Ford Faces Obstacles Getting New Trial, After $1.7 Billion Verdict in Truck-Rollover Case

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Motor Co. faces an easier path reducing the $1.7 billion in damages awarded last month in a deadly truck rollover lawsuit than winning a new trial in Georgia, law professors say.

On Monday, the Dearborn, Mich., auto maker filed new motions, challenging the jury verdict in a Georgia case that imposed hefty punitive damages on Ford for selling trucks the plaintiffs allege were unsafe.

One motion filed by Ford seeks a new trial, while the other argues for a judge to reverse the $1.7 billion in punitive damages, a figure that lawyers in the case say is Georgia’s largest in history. The auto maker said the damages aren’t supported under Georgia law or the US Constitution, nor are they justified because Ford was restricted in what it could present at trial.

“It’s a headline-grabbing sum, but it will never come to pass,” said Nora Freeman Engstrom, law professor at Stanford University.

Courts have typically held that punitive damages should be no more than nine times as high as the compensatory damages, Ms. Engstrom said, which in this case, totaled $24 million.

The lawsuit stems from a rollover accident that occurred in 2014 involving an F-250 pickup truck that left two people dead. The suit was brought by the family of the victims, Melvin and Voncile Hill. The trial began in August and lasted about three weeks.

Attorneys for the Hill family said this week that the size of the award in this case is allowed under current law, and that Ford has not presented any evidence showing that the truck roofs in question aren’t defective.

“There is no state or federal statute that prohibits a punitive damages award of this size in a product liability case,” said Michael Terry, an attorney for the plaintiffs.

Ford has tapped legal heavyweight Theodore Boutrous as part of its team for this case. Mr. Boutrous, a partner at Gibson, Dunn & Crutcher LLP, has a long record of representing companies facing large jury verdicts and class-action lawsuits. His victories include a 2011 case in which he persuaded the Supreme Court to throw out a sweeping sex-discrimination class-action against Walmart.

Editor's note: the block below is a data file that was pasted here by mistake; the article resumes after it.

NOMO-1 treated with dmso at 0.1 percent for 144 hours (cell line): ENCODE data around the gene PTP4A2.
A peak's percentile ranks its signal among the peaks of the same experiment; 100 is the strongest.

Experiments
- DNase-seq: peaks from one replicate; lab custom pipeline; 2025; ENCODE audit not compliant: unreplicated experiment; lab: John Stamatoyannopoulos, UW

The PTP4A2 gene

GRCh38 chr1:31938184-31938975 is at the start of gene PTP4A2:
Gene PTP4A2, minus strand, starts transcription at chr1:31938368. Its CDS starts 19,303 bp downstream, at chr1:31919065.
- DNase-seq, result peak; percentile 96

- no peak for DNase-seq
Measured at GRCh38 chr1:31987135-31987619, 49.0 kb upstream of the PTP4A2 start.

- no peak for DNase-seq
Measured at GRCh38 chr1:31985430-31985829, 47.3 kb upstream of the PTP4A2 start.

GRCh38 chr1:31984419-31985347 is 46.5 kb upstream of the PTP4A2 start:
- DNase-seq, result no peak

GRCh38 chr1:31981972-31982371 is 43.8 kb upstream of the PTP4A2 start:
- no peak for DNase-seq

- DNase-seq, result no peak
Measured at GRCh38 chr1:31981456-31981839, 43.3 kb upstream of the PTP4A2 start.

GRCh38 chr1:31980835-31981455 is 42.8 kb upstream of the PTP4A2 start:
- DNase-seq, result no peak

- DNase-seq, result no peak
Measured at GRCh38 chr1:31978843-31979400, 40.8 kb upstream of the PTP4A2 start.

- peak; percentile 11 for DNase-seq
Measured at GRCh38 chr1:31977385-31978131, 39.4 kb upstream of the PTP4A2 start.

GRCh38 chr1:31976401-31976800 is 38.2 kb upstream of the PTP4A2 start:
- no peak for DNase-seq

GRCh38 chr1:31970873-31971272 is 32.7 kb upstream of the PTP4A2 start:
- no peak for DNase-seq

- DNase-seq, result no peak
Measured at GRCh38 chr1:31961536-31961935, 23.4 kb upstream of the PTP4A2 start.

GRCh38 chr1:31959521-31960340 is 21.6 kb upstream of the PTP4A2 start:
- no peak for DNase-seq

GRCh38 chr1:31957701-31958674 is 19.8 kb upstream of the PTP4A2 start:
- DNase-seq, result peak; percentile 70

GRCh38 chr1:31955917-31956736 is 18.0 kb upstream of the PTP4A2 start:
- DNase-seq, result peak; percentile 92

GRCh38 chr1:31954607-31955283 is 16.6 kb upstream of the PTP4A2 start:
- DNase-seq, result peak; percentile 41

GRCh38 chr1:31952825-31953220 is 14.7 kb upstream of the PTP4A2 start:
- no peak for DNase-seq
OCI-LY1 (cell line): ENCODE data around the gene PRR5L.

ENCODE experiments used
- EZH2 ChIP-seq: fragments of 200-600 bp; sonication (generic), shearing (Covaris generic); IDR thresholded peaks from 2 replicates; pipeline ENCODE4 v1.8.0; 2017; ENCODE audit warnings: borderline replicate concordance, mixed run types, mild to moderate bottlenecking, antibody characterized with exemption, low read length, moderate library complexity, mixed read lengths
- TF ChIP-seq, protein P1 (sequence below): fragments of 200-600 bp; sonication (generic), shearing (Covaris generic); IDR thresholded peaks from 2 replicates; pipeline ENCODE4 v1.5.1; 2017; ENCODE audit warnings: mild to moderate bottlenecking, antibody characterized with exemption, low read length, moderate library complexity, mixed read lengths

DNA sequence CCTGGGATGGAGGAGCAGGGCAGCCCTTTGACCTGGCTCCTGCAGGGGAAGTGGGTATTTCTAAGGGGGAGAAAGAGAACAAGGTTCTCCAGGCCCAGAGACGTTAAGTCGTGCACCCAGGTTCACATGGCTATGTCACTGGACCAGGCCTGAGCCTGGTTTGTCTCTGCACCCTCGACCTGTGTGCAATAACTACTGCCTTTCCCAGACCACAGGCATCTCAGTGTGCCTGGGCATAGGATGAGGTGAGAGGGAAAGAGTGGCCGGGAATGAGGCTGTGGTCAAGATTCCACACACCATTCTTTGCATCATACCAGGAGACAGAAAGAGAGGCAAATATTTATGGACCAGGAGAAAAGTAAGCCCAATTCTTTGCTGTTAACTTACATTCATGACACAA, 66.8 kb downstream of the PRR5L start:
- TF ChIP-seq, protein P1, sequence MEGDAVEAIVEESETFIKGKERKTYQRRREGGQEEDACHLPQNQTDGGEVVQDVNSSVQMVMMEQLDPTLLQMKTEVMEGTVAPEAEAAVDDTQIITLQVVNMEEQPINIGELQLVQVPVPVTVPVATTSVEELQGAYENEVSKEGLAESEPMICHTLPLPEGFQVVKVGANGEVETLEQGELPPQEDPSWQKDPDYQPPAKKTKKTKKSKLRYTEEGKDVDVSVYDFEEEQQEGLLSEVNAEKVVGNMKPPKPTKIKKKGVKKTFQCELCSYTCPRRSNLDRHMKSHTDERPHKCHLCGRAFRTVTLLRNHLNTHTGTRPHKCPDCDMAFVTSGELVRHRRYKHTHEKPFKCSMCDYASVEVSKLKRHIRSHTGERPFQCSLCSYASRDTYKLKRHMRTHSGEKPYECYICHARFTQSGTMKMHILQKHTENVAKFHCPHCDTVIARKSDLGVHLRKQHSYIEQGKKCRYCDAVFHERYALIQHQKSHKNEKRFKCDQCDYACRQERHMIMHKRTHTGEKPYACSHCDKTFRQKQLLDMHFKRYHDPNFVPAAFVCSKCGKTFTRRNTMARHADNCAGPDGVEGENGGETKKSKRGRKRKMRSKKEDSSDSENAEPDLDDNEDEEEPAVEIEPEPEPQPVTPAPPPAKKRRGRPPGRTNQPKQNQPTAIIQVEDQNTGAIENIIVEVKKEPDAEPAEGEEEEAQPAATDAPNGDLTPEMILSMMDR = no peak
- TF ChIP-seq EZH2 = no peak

In the latest court filings, Ford has also contended the US auto maker was unfairly precluded from defending itself against the plaintiffs’ claims that the roofs on its trucks were defective as designed. The car company says sanctions imposed by a judge, who in 2018 declared a mistrial in a first hearing of this case, prevented Ford from effectively arguing its case at trial.

Ford showed its seventh-generation Mustang sports car at the Detroit auto show. The company said the new model will stick with a gas engine, a strategy that contrasts with some of its rivals that are going electric. Photo: Rebecca Cook/Reuters

The judge in the earlier trial said Ford had violated several rulings regarding the admissibility of evidence, according to court records filed in the lawsuit. Because of this, the judge directed the jury in the next trial to deem as established that the heavy-duty trucks in question were defective, the records show.

Ford this week disputed that it violated the rulings that led to the sanctions.

The company’s decision to seek a new trial isn’t unusual, nor does it preclude Ford from filing for an appeal if the motion is denied, law professors say.

“Those kinds of challenges are what you would see in any high-value jury verdict of that sort,” said Carl Tobias, professor at the University of Richmond School of Law.

Mr. Boutrous, the attorney for Ford, said the company is seeking a new trial first because it wants the judge to give it a chance to put forward its evidence, and if that fails, it could still seek an appeal.

“That’s really just the first stop in the appellate process,” Mr. Boutrous said, of the motion.

The plaintiffs’ attorneys said the Hills, who at the time of the crash were driving a 2002 Ford Super-Duty F-250 pickup, were crushed when the vehicle rolled over.

The family’s attorneys argued that the roof on this particular model, as well as those on heavy-duty trucks made by Ford between the 1999 and 2016 model years, were dangerously weak and Ford knew of the dangers they posed.

Ford has said the roofs were reasonably safe and met industry standards. It argued that after the tire ruptured, the driver improperly steered the truck causing it to leave the roadway at a dangerous angle and that the occupants weren’t wearing their seat belts correctly.

The biggest challenge for Ford in its efforts to seek a new trial will be convincing a judge to set aside the sanctions order issued against the car company in the earlier hearing of this case. That’s because judges have wide discretion to decide what sort of penalty should be imposed for violating court rulings, the law professors say.

“Trial courts have broad latitude to impose sanctions for improper conduct, particularly when that conduct interferes with courtroom processes,” Ms. Engstrom said.

—Nora Eckert contributed to this article.

Write to Ryan Felton at ryan.felton@wsj.com

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